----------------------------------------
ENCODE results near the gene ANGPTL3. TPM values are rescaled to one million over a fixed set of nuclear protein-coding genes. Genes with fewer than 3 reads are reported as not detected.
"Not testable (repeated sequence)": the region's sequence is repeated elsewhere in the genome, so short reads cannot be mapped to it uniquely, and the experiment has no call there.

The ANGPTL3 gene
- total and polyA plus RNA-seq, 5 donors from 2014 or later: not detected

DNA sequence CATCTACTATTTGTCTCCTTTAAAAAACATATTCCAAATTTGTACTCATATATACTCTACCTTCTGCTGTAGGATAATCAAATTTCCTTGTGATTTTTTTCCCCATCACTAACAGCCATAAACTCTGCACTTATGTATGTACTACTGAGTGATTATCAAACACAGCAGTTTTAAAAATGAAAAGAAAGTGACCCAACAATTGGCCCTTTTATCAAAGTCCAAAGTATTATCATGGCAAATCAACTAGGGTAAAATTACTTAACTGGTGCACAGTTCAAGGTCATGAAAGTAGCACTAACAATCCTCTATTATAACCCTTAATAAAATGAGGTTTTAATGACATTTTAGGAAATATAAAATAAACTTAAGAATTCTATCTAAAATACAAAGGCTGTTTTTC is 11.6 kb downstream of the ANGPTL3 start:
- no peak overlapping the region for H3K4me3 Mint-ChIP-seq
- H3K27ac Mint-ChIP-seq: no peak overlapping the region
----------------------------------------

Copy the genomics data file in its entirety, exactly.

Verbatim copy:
ENCODE results near the gene ANGPTL3. TPM values are rescaled to one million over a fixed set of nuclear protein-coding genes. Genes with fewer than 3 reads are reported as not detected.
"Not testable (repeated sequence)": the region's sequence is repeated elsewhere in the genome, so short reads cannot be mapped to it uniquely, and the experiment has no call there.

The ANGPTL3 gene
- total and polyA plus RNA-seq, 5 donors from 2014 or later: not detected

DNA sequence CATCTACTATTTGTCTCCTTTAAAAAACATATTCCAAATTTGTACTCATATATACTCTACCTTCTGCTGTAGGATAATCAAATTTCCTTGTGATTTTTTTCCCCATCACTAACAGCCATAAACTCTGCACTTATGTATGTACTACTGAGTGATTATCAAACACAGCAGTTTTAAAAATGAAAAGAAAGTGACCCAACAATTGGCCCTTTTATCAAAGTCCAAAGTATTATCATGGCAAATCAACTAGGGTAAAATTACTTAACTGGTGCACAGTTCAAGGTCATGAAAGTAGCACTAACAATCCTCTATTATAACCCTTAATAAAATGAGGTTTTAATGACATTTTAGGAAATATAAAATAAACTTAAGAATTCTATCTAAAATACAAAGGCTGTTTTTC is 11.6 kb downstream of the ANGPTL3 start:
- no peak overlapping the region for H3K4me3 Mint-ChIP-seq
- H3K27ac Mint-ChIP-seq: no peak overlapping the region